If you had a choice, what Russian equipment would you use?

No. It was a direct copy of the Russian one with folding bayonet. The sporterised one could take the AK magazine. This was 1995 and you could buy the average SKS for about a hundred dollars and ammunition was for pennies. You could buy surplus rounds in cans for very small money.
A few years ago in Canada Marstar were giving away a free Chinese SKS if you bought a crate of 7.62x39mm ammunition (about 1100 rounds). If I recall, the ammunition was from somewhere in Europe.
 
the only thing wrong with the ammo was that it was considered very corrosive to barrels so the Texans I was with always made a point of cleaning the rifles thoroughly after shooting.
 
I'd really like to try out a Gorka suit top but no justification to splash out on more outerwear at the moment.



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I'd really like to try out a Gorka suit top but no justification to splash out on more outerwear at the moment.



View attachment 487124
They're well worth it. My SPOSN suit jacket gets worn pretty much every day except in high summer.
 
Thinking about the thread, years ago we inherited ( in a land deal) a Belarus sov era tractor with a concrete mixer on the back.
lots of the castings looked crude by Massey F standards but it’s gearbox and hydraulic system was about 15 years ahead of what you could get on med side tractors here. Very sophisticated.
Oh and it allways, and I mean allways started first flick of the key.
They have been well known for tractor manufacture there and the Minsk tractor company has been operating for seventy years and 10% of the worlds tractors came from there, I have seen a sprinkling of them over here for years.
 
No. It was a direct copy of the Russian one with folding bayonet. The sporterised one could take the AK magazine. This was 1995 and you could buy the average SKS for about a hundred dollars and ammunition was for pennies. You could buy surplus rounds in cans for very small money.
I bought an Chicom SKS in 1989 with folding spike bayonet and they threw in 300 rds of pink lacquered cased FMJ, 30 stripper clips and a neat Chest rig for 200 bucks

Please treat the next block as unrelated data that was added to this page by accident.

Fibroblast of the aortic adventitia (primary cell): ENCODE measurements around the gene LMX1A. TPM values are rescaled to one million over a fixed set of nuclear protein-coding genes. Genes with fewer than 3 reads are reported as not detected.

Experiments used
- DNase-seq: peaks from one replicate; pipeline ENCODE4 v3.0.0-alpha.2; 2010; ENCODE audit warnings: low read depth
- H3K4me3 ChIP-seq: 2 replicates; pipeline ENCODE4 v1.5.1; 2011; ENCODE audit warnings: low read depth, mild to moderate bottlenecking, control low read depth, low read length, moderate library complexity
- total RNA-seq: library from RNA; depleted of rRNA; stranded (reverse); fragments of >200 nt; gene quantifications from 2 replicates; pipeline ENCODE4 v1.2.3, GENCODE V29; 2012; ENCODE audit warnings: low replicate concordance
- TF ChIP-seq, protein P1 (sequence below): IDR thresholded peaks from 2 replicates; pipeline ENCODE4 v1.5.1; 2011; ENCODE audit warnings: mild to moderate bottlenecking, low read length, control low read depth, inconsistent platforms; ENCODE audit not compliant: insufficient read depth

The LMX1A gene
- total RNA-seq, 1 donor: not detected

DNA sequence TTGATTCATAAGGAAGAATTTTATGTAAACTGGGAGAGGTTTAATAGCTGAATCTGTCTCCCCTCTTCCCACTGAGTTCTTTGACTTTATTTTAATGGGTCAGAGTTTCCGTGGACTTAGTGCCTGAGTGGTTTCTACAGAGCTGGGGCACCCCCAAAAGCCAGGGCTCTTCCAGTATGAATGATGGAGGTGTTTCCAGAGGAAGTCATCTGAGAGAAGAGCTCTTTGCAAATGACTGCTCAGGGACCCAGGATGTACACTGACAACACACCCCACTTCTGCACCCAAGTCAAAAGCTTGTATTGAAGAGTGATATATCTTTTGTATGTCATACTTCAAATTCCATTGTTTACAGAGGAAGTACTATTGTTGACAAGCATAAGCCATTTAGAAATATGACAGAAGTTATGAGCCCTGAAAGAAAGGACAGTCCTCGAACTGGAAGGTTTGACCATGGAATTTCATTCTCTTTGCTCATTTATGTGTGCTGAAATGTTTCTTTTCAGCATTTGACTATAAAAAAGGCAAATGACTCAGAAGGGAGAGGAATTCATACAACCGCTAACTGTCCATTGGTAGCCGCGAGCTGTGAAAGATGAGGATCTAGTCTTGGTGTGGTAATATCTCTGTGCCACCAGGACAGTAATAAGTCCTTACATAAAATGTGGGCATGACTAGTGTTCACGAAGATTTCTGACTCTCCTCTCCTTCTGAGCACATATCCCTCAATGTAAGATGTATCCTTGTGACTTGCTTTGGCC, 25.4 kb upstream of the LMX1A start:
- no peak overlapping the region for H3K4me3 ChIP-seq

Isn't that because so often all the bells and whistles are Western kit? (QED?)

Rob Lee is good (if hyperactive) for immensely long kit-spotting threads:
I watched a Russian documentary about the Omon troops, who are supposed to be elite types. Turns out that new entrants get the usual standard issue Russian infantry kit handed to recruits in the normal Army,even if they are experienced soldiers and it's only much later do they get issued any of the better kit. Most end up buying Western kit or local knockoffs, if they want to have a chance to stay in the unit, on top of which was the usual delays in getting paid/shit accomodation/getting dicked around on a general basis. It was no wonder that they were finding it hard to get recruits
 

itchy300

Old-Salt
I've got a Russian/English military dictionary somewhere, I'll look out for it for you.

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Kind of you but I was joking, I typed out my wish list and realised it was just a speel of acronyms and only other spotters would know what I mean ^_^
 

Mufulira

Old-Salt
A few years ago in Canada Marstar were giving away a free Chinese SKS if you bought a crate of 7.62x39mm ammunition (about 1100 rounds). If I recall, the ammunition was from somewhere in Europe.
Yes the ammo was most cheap but horrendously corrosive requiring much care and attention after a range session
 
Yes the ammo was most cheap but horrendously corrosive requiring much care and attention after a range session
Most or all older mil surplus 7.62x39mm ammunition was made with corrosive primers. There are experts on this site who are more qualified to comment on this than I am, but I believe it had to do with eastern European and Chinese manufacturers stuck with older technology corrosive primers long after they had been phased out in Western countries because they maintained huge war stockpiles and the chemistry of corrosive primers was more stable in long term storage than non-corrosive primers.